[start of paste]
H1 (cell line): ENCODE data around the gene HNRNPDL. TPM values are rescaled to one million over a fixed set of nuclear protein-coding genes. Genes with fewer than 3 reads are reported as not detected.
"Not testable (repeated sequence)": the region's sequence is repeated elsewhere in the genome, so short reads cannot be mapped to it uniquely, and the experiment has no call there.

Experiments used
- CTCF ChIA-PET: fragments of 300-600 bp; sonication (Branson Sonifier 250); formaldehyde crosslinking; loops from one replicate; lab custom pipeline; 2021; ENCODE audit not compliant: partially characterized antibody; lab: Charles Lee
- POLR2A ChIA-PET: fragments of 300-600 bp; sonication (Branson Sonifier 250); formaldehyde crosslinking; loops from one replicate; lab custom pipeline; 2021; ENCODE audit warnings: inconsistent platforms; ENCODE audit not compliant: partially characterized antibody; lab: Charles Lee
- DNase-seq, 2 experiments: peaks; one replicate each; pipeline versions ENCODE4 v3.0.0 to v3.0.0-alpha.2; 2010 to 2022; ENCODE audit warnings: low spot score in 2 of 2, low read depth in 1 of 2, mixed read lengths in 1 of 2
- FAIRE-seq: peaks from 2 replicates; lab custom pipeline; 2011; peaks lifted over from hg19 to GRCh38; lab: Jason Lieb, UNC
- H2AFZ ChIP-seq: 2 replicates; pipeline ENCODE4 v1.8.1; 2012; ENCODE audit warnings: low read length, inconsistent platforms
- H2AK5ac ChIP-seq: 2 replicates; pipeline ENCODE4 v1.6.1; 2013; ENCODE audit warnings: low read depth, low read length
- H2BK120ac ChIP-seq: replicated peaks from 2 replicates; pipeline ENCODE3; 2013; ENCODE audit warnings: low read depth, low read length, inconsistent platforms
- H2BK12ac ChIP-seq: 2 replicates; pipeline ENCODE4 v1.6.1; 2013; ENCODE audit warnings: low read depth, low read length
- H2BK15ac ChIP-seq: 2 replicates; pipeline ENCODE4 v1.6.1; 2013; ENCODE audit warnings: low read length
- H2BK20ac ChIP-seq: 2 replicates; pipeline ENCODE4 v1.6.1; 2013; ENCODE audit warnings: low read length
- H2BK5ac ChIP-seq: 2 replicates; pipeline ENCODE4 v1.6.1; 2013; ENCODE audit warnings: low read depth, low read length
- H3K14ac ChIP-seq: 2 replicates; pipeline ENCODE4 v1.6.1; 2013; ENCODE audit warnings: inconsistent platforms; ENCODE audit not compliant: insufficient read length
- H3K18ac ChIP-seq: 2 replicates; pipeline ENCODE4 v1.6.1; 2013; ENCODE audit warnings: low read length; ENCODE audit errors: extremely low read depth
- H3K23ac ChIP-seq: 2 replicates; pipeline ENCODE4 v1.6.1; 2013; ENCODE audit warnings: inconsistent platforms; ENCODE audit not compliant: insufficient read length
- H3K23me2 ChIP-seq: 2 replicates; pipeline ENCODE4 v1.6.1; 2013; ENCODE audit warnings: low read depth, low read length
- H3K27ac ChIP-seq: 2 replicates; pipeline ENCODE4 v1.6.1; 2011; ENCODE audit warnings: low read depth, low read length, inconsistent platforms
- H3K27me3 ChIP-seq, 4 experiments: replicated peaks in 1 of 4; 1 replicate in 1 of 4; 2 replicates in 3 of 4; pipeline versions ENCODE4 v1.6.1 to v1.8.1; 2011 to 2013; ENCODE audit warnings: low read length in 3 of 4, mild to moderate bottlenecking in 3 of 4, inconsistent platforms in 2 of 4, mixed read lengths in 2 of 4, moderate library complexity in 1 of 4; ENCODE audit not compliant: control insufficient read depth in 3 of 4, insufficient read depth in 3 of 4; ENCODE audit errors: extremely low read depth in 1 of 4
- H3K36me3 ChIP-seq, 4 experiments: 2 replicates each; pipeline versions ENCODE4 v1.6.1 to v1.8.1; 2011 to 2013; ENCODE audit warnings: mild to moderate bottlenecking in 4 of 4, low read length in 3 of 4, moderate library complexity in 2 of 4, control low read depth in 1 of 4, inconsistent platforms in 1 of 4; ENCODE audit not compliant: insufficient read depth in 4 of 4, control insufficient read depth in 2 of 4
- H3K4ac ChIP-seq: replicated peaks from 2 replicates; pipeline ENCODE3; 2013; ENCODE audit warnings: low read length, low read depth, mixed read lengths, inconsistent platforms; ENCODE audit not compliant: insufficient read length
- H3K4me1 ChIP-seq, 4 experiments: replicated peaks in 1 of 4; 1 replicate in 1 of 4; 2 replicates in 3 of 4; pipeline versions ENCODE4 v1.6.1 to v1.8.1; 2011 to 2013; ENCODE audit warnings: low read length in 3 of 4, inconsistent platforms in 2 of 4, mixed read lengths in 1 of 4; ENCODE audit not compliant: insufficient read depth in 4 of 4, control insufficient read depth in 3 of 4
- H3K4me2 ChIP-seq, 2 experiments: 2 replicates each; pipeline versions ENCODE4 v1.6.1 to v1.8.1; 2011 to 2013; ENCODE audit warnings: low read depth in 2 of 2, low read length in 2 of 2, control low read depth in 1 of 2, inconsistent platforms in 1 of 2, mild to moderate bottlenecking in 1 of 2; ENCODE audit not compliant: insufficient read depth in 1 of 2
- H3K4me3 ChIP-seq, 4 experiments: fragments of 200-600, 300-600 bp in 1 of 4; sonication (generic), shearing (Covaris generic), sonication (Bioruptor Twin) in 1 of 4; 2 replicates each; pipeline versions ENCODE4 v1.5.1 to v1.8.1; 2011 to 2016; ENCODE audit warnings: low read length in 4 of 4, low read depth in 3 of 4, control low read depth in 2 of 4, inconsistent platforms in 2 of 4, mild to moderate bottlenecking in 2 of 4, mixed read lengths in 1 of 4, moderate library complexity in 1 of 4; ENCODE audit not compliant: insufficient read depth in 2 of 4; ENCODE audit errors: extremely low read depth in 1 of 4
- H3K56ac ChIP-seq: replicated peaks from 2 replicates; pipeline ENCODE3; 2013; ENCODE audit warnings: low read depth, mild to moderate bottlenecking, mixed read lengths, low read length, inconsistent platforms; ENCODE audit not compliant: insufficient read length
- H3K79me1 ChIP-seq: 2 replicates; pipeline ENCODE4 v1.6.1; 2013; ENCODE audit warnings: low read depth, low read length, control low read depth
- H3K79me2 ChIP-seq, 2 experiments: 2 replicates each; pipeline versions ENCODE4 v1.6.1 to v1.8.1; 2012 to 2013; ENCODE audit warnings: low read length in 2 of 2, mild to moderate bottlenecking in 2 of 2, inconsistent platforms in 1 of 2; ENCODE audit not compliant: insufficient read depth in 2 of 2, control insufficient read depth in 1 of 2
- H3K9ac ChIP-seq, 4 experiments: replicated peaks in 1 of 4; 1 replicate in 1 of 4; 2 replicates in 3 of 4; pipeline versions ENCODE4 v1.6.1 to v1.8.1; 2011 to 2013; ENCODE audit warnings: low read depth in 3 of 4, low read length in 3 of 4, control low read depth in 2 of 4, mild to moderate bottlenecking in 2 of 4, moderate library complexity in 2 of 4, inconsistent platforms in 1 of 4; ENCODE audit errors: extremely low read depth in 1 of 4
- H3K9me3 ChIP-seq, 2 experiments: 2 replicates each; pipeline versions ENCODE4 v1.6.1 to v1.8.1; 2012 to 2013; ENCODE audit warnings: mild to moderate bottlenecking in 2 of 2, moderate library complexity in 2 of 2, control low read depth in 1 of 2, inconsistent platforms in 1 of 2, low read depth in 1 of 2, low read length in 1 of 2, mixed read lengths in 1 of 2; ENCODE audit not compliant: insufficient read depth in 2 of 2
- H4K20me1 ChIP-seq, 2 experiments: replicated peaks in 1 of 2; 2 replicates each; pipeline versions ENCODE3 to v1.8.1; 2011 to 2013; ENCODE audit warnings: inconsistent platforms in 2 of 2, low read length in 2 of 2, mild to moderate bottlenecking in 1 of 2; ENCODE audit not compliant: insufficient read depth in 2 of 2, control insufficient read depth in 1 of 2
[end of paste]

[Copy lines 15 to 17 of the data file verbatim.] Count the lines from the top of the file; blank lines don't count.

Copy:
- H3K14ac ChIP-seq: 2 replicates; pipeline ENCODE4 v1.6.1; 2013; ENCODE audit warnings: inconsistent platforms; ENCODE audit not compliant: insufficient read length
- H3K18ac ChIP-seq: 2 replicates; pipeline ENCODE4 v1.6.1; 2013; ENCODE audit warnings: low read length; ENCODE audit errors: extremely low read depth
- H3K23ac ChIP-seq: 2 replicates; pipeline ENCODE4 v1.6.1; 2013; ENCODE audit warnings: inconsistent platforms; ENCODE audit not compliant: insufficient read length